A recent paper published by Gaertner et al. in Geophysical Research Letters (GRL) (in press as of 12 July 2007) explores the possibility for tropical cyclones to occur in the Mediterranean area in the future with global warming. It has been featured in the Times. The paper correctly points out that tropical cyclones have recently ventured into some unusual places with Catarina on the east coast of Brazil in March 2004 and Vince making landfall in Spain in 2005. Gaertner et al. use an ensemble of regional climate models to assess new locations of tropical cyclone occurrence. They find an increase in extremes of cyclone intensity over the Mediterranean Sea in regional model climate change scenario simulations. This increase, they claim, is clearly related to tropical cyclone formation, revealing for the first time a risk of tropical cyclone development over the Mediterranean Sea under future climate change conditions.
The regional model framework for this study is one limitation as it may not create the correct large-scale atmospheric circulation across the region. In particular, the Mediterranean climate in summer is one of clear skies and sunny days associated with the overall global monsoon circulation, such that the upward motion and rains in southern Asia are linked to the subsiding air over the Mediterranean that makes for a very stable environment unfavorable for storms. Unless that link is properly simulated (and it may not be, especially in a regional model) the vertical atmospheric temperature and wind structure are unlikely to be right.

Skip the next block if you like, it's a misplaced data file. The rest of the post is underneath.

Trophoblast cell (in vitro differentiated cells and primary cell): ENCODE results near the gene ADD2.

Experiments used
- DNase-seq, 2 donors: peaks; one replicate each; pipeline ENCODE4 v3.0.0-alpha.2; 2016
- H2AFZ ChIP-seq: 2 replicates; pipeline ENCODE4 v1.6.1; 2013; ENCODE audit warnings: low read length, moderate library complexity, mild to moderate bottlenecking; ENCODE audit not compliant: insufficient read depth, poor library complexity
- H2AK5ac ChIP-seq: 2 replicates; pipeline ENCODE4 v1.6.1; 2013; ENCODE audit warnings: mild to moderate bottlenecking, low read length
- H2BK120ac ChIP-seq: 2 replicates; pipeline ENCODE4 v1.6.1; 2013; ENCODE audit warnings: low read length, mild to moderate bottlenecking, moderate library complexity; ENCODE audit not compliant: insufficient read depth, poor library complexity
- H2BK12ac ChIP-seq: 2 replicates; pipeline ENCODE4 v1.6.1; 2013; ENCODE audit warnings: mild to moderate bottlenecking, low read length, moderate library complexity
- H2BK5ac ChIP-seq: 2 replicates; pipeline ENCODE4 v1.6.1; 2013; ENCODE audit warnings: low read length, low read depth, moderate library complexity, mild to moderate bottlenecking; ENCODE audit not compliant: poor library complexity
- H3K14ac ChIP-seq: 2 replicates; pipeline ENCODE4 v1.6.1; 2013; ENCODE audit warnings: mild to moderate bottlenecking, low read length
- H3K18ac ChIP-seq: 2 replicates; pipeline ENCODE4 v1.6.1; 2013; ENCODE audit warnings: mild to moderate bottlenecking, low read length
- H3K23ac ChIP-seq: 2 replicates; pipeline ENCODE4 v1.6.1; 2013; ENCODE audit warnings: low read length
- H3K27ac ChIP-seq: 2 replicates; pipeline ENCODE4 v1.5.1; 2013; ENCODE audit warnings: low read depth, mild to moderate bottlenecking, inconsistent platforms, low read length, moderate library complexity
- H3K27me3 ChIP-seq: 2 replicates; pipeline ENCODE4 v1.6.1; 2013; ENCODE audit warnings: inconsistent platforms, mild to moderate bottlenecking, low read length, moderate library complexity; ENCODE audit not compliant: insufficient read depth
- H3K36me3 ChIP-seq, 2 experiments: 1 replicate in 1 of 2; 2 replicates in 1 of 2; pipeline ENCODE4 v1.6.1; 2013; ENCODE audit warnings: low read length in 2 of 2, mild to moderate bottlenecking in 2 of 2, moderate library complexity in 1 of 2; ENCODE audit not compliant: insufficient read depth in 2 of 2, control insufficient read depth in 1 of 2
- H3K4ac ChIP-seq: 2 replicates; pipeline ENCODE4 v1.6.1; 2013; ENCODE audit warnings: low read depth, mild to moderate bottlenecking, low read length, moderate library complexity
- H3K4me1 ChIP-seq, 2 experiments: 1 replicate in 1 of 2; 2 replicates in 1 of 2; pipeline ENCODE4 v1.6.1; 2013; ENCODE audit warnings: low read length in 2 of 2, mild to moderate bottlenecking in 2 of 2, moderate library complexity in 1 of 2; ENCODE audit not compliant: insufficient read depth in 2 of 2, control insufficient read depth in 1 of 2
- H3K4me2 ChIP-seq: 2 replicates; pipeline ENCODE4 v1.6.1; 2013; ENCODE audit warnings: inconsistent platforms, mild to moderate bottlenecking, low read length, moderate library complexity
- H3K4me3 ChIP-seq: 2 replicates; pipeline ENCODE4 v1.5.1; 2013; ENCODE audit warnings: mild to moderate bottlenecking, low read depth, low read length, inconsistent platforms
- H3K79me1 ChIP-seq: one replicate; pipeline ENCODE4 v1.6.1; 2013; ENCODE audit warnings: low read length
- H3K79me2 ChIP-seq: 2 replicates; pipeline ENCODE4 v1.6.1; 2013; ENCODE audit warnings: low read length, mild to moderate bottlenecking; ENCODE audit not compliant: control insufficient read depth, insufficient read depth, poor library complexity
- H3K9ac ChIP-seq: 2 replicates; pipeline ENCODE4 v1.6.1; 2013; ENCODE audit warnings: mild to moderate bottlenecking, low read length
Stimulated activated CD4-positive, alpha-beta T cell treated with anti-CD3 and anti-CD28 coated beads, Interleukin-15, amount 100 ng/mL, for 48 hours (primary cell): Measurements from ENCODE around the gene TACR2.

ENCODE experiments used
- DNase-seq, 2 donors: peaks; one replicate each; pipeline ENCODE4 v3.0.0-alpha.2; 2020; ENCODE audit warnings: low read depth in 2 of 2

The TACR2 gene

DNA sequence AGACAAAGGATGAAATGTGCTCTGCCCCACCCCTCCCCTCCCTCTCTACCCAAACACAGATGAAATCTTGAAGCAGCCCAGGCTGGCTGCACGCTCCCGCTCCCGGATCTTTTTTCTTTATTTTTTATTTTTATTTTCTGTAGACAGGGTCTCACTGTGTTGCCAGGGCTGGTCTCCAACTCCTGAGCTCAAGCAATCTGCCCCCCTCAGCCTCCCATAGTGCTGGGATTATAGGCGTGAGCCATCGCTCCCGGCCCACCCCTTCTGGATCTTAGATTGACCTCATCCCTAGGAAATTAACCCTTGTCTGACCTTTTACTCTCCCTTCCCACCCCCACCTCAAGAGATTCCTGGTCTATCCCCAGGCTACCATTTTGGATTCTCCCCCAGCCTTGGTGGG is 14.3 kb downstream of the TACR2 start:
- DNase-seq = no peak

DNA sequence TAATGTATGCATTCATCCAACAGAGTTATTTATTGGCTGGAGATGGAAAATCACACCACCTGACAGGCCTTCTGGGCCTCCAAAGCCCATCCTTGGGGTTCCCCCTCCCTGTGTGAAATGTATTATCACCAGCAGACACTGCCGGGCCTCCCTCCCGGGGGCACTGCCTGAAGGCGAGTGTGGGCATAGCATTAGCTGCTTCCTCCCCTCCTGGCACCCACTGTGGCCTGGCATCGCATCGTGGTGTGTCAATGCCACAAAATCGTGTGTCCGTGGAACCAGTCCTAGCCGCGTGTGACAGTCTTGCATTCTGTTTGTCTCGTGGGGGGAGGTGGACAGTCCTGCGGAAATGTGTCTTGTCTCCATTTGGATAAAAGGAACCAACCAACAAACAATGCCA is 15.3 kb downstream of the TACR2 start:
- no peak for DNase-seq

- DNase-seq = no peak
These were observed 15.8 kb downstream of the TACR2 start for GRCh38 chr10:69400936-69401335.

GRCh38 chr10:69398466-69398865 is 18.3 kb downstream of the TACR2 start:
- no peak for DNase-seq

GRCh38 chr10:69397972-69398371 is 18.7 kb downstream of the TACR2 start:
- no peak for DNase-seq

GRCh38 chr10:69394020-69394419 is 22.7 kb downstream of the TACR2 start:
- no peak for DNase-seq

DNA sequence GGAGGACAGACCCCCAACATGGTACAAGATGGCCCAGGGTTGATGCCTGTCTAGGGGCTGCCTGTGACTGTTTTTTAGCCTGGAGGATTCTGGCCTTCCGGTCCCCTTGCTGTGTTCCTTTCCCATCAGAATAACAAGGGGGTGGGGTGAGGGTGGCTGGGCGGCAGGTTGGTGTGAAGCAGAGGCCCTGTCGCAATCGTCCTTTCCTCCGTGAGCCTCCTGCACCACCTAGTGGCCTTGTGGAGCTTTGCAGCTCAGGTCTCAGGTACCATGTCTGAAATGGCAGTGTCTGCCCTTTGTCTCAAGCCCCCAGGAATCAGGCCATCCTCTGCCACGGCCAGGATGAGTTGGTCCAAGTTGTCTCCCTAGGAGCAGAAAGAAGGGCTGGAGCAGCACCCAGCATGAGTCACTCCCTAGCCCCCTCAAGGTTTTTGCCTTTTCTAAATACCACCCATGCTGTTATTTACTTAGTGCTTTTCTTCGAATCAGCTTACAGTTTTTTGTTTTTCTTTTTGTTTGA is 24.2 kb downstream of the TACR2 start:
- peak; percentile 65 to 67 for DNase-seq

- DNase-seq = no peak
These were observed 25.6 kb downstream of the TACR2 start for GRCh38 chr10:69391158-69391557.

The authors are aware of the summer difficulties and so they choose September as the time for the simulations. This has the advantage that the sea surface temperatures (SSTs) are highest then. The sun has been beating down all summer, but it tends to form a shallow layer of warm water and whether there is adequate heat below the surface is also a critical question. As cyclones form they churn up the ocean, bringing cold waters up from below and cool the ocean, creating a cold wake. In this work the SSTs were specified and fixed and this was not allowed to happen.
Moreover, by September, the mid-latitude westerlies have set in and the winds in the upper troposphere are typically over 20 m/s, so the wind shear environment is generally unfavorable for such storms. It is possible that the weather could change enough to relax the winds for just long enough to open a window for tropical cyclones but the odds are not high. This is the extratropics, after all.
All these questions remain. Nonetheless, with higher SSTs it does seem likely that cyclones would be more vigorous. But whether they are truly tropical or not is a key issue. The paper does not comment on water vapor: the Mediterranean Sea is surrounded by land where the air is drier and this can cause storms to run out of moisture and peter out. Nor does it mention rainfalls and flooding: a chief characteristic of tropical cyclones is the heavy rainfalls of several mm per hour. Nonetheless, warm core storms have been noted in the Mediterranean and are colloquially referred to as “Medicanes”.
For further discussion of tropical cyclones and climate change, see my recent article in Scientific American here.
Kevin E. Trenberth
Head of the Climate Analysis
US National Center for Atmospheric Research